Furthermore, Lightfoot’s office led a working group with CPD last fall to develop recommendations to remove police officers from schools, but CPD rejected seventy percent of the group’s recommendations.
Because of this, the mayor’s plans for new re-entry programs didn’t seem promising to me. However, I did want to know one thing: if she is so passionate about supporting returning citizens, why do we hear her speak with such haste to reopen criminal courts, which would incarcerate more people?
In March, when Fox News asked Lightfoot about the backlog of cases in the criminal courts, she said, “We’ve arrested literally thousands of people who have been involved in car thefts, carjackings and so forth, but what happens is within 24 or 48 hours, they’re back out on the street and the backlog of criminal cases isn’t moving because Cook County hasn’t figured out that they can actually do criminal trials virtually like Lake County.”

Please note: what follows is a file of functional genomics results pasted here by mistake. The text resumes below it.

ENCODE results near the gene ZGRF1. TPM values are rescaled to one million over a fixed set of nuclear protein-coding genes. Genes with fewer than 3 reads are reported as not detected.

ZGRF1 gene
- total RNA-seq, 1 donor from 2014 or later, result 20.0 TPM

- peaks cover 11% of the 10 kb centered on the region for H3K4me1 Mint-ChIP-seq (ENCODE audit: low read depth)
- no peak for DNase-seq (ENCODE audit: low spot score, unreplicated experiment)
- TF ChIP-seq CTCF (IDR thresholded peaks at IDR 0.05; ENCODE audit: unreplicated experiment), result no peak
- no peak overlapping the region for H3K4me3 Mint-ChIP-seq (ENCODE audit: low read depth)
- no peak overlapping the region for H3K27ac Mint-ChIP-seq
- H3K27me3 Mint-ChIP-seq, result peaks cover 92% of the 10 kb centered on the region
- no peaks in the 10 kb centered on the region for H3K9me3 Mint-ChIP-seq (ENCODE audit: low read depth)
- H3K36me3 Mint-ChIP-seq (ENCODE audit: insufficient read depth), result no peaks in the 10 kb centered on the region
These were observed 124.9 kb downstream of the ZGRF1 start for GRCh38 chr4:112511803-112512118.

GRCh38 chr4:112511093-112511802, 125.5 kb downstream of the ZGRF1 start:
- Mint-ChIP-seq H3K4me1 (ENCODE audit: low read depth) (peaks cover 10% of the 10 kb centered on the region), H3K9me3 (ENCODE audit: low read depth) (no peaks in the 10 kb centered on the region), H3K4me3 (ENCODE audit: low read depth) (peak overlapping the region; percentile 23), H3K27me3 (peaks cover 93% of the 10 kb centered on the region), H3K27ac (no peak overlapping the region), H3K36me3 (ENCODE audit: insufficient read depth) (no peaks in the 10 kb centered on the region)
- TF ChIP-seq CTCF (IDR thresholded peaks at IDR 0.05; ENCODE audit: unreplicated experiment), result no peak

Now we all know what Fox News is about. In a 2019 interview with “The Breakfast Club” radio show, former Fox News host Eboni Williams said the network was founded for the sole purpose of “the demonizing of the other.” Lightfoot skillfully panders to different audiences like a true politician. During our interview, she said nothing about arresting carjackers or keeping criminals locked up when discussing this topic.
Instead, she offered this: “When people get arrested and they have a charge hanging over their head, and their case isn’t moving, what we’ve seen—and there’s been a number of studies in Cook County about this—[is] people end up pleading guilty because they just wanted to be done,” she told me. “If you’re not guilty of something, under our Constitution you have to have your day in court. And with the criminal courts not being open and cases not moving, people aren’t getting their day in court.”
Naturally, that brought us to Foxx. In her first two years in office, nearly 4,500 fewer felony retail theft charges were filed as a result of her raising the threshold for approving felony charges to $1,000 from $300. And though I wouldn’t go so far as to call Foxx an abolitionist, she has certainly been a leader in bond reforms that have gotten us closer to abolition. In February, Illinois became the first state in the nation to end money bail. I wanted to know how Lightfoot feels about the movement to decarcerate Chicago.